While the short fun carvers were smiled at for a long time, more and more skiers are discovering the fun of short skiing for themselves. The original “Big Foot” became the shortcarver, which is now even its own discipline in alpine skiing. The following explains what fun carvers are, what makes them so special and for which skiers short skis are suitable.
What are fun carvers?
Fun carvers are a maximum of one meter long and, unlike short blades, have both brackets and safety bindings. Their construction radius is a maximum of ten metres, in some cases up to 15 metres, which allows skiers to take particularly tight and fast turns.
From a mountain climbing assistant to its own discipline
Fun carvers were first developed in 1930 as firn gliders. They were mainly used for descent on soft spring snow (the so-called “firn”) and steep slopes. At that time, they were intended to make it easier for mountaineers to descend. Practical: They didn’t need much space and could be used with mountain boots.
However, the skiing behaviour is completely different from that of normal skis, because firn gliders are used in a strong supine position. The speed is controlled by forward and backward movements. If you put your weight forward, you accelerate – if you put it backwards or press your heels into the snow, you slow down your speed. With firn gliders you can even brake when driving straight ahead.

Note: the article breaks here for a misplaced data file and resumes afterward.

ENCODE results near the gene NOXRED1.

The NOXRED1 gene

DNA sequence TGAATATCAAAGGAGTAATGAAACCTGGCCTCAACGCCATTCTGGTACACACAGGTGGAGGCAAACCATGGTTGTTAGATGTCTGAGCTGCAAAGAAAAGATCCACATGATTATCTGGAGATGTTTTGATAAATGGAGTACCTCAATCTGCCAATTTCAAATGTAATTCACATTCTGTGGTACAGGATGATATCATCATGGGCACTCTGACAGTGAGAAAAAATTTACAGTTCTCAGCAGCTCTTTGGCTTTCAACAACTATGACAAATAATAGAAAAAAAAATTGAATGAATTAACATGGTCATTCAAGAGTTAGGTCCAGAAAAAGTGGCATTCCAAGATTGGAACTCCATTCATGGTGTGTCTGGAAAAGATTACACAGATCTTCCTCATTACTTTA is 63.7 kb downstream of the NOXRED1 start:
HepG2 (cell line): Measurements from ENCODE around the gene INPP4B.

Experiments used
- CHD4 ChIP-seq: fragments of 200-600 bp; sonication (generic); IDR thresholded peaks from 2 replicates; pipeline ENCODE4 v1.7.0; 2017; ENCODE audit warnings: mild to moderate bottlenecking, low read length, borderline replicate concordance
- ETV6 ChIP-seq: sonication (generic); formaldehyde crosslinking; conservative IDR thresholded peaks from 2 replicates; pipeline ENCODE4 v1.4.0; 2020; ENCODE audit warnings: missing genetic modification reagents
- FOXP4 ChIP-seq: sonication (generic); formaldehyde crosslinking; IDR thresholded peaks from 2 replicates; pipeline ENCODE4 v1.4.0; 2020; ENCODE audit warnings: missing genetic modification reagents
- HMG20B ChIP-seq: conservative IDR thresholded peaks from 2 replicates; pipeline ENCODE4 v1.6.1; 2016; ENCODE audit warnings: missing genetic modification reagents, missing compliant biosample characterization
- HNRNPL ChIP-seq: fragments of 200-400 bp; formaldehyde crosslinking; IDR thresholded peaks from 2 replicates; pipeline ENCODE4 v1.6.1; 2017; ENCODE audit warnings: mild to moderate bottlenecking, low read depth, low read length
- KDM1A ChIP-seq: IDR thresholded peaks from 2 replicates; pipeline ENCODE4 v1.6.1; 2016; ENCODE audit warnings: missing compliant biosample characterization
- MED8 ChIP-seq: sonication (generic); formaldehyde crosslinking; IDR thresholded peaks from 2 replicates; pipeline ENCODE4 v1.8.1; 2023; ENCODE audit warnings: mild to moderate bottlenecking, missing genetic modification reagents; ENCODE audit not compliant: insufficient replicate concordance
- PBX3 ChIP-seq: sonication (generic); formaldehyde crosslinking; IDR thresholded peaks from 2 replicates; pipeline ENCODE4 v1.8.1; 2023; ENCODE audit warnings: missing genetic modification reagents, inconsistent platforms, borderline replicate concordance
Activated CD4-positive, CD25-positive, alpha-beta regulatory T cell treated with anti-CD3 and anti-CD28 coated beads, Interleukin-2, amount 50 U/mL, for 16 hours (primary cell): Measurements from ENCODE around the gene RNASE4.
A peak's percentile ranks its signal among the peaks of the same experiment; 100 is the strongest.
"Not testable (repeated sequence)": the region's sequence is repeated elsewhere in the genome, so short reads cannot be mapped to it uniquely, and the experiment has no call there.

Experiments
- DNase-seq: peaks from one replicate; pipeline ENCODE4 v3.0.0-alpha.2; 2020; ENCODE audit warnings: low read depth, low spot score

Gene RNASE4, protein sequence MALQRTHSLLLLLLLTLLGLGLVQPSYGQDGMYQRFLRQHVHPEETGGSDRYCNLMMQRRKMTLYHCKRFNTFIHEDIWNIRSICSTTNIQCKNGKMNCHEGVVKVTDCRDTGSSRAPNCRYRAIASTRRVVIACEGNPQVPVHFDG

From these firn gliders two variants of short skis developed: First the firn gliders, also called Figl, with a maximum length of 66 centimetres, as well as the somewhat longer fun carvers.
In the 50s the short skis were produced in series and in the 60s there were the first ski races with the “shorties”.
There were only a few companies that produced these short carvers. Among the most famous are the model “Big Foot” by Kneissl and the “Snowblade” by Salomon. Thus, these brand names also became established as names for fun carvers.
Although the fun carvers were smiled at in the beginning, a discipline of their own has developed from them in the meantime. While the Figlis are no longer produced, the original fun carvers developed into the Shortcarver – a variant of alpine skiing recognised by the FIS.
Shortcarver competitions are held in various disciplines such as slalom, giant slalom or eventing competitions. These take place mainly in March and April. In Germany, the first International German Shortcarving Championship was organised on 20 March 2005. With the increasing popularity of the Shortcarver, the short skis have again appeared in the assortment of almost all manufacturers.
But what exactly makes riding the Shortcarver so special?
Short skis, great skiing fun
The extraordinary thing about Shortcarvers is their way of skiing: Due to their narrow construction in the middle, the short skis and their tight radius, the short carvers can take very tight turns of seven to twelve metres.
Skiers can lean very strongly into the bend and feel the centrifugal force particularly intensively. In contrast to carving skis, short carving ski sticks are used to make the curves very close to the body.